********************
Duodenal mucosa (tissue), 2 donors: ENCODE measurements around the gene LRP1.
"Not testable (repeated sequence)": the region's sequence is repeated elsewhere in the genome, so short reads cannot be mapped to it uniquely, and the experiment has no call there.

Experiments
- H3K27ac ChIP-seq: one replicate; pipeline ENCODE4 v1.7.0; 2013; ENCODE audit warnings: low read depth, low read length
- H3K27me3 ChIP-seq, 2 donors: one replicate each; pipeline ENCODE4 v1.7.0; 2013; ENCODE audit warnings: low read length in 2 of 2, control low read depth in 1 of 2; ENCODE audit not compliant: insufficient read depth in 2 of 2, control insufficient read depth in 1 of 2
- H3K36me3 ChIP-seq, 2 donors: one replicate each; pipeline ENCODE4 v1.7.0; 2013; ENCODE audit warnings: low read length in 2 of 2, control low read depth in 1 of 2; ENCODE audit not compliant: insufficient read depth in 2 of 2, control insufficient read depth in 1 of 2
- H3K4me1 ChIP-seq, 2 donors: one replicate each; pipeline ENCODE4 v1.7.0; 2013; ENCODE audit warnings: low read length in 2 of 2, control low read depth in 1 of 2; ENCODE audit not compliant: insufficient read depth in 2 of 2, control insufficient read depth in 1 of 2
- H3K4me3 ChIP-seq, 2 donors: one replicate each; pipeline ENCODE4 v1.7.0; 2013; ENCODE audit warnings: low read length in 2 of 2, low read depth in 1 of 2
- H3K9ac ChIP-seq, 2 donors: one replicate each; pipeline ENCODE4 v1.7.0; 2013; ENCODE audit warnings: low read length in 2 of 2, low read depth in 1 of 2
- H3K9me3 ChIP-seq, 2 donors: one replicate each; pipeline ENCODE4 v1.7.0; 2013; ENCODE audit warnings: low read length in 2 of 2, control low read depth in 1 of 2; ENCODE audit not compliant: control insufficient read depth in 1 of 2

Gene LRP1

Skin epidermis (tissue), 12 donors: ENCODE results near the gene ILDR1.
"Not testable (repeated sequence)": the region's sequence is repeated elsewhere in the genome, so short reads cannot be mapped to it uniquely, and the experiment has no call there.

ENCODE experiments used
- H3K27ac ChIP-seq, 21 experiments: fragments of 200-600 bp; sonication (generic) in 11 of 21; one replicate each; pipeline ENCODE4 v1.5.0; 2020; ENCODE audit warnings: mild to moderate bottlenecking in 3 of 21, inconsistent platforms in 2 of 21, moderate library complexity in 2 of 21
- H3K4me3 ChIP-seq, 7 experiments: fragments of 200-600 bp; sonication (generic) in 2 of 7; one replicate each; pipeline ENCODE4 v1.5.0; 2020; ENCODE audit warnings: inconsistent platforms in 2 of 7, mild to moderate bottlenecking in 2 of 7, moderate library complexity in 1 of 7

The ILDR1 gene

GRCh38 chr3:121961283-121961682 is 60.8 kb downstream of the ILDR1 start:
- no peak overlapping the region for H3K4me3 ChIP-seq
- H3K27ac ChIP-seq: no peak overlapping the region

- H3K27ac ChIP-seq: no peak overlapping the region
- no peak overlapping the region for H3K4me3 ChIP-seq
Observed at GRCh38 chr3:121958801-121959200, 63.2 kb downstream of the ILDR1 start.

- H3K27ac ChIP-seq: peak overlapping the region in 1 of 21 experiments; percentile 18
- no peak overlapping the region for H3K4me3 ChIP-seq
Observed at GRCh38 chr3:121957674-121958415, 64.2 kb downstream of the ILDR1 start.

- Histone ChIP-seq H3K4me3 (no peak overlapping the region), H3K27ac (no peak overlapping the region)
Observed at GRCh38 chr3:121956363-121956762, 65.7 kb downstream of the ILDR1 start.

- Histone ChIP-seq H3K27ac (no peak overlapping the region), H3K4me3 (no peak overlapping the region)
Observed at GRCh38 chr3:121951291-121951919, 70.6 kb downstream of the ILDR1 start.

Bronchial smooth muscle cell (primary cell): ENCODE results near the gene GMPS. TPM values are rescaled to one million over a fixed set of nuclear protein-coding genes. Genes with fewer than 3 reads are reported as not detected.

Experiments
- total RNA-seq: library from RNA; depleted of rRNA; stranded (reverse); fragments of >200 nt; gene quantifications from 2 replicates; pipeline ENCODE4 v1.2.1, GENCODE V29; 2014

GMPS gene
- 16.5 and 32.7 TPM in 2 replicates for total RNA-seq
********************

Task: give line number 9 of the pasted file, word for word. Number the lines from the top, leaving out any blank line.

- H3K9ac ChIP-seq, 2 donors: one replicate each; pipeline ENCODE4 v1.7.0; 2013; ENCODE audit warnings: low read length in 2 of 2, low read depth in 1 of 2